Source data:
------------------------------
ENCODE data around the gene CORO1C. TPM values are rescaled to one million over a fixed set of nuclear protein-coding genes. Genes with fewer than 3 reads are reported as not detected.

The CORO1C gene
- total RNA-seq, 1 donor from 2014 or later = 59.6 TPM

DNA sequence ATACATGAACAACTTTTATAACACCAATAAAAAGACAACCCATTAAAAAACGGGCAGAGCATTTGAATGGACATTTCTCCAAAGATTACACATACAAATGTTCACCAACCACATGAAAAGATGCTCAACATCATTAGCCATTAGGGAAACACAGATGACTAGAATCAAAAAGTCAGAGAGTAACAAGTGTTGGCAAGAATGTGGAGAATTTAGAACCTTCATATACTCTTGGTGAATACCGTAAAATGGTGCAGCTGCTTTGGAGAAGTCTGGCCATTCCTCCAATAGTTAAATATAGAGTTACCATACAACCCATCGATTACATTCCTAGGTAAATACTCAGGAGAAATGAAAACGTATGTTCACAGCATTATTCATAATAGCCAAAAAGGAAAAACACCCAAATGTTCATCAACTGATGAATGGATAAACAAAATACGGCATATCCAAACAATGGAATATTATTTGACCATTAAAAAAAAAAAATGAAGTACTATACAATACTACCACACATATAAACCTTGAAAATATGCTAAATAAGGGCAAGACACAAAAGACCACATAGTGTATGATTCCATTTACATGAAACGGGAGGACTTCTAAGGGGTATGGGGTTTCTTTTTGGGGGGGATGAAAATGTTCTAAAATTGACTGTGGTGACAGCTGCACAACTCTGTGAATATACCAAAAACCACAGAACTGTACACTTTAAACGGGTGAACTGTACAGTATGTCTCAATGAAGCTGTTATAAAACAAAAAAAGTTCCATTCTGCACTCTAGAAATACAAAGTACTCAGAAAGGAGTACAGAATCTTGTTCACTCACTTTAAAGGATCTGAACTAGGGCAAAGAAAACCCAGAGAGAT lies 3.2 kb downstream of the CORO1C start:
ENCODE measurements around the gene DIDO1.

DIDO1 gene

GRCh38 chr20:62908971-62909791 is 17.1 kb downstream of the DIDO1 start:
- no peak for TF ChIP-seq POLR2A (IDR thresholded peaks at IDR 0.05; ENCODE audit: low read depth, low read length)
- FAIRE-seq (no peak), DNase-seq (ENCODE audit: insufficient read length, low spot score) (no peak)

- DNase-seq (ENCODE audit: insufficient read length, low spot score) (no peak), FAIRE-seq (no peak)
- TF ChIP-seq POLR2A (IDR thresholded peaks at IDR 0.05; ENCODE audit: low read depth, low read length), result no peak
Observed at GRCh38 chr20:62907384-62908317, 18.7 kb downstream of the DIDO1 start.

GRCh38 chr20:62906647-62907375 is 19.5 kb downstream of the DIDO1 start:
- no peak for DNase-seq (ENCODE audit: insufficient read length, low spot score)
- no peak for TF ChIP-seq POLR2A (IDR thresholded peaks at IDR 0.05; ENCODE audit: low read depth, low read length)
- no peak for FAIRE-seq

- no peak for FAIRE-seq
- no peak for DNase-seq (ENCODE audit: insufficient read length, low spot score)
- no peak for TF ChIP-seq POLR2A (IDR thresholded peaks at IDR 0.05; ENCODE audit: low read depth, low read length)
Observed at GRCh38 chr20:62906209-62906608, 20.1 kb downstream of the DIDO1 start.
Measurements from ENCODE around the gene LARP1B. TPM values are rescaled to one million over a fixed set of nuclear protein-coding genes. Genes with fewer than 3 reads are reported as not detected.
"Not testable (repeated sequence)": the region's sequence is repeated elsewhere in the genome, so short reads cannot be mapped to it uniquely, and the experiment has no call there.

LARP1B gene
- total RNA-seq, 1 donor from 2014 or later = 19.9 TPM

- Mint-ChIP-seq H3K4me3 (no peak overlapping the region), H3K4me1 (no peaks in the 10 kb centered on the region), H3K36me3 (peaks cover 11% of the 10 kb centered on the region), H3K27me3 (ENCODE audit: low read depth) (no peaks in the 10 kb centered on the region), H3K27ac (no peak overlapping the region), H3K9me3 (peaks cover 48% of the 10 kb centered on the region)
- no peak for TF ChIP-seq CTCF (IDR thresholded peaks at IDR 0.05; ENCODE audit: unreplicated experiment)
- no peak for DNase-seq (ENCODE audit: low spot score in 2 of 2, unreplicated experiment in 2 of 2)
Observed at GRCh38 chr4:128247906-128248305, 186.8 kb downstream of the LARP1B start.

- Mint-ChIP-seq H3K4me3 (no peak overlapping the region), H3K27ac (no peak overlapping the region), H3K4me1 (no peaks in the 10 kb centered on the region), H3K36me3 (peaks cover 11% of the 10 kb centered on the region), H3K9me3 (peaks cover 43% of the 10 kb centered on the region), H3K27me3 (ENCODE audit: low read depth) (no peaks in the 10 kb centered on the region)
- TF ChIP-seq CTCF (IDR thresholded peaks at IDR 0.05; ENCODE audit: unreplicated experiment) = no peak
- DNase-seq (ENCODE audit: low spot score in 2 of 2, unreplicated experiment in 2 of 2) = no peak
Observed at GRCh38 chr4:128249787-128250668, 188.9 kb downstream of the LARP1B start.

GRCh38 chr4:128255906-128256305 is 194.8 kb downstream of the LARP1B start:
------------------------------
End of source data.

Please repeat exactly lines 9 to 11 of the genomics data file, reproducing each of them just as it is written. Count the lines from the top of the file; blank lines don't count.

- FAIRE-seq (no peak), DNase-seq (ENCODE audit: insufficient read length, low spot score) (no peak)

- DNase-seq (ENCODE audit: insufficient read length, low spot score) (no peak), FAIRE-seq (no peak)
- TF ChIP-seq POLR2A (IDR thresholded peaks at IDR 0.05; ENCODE audit: low read depth, low read length), result no peak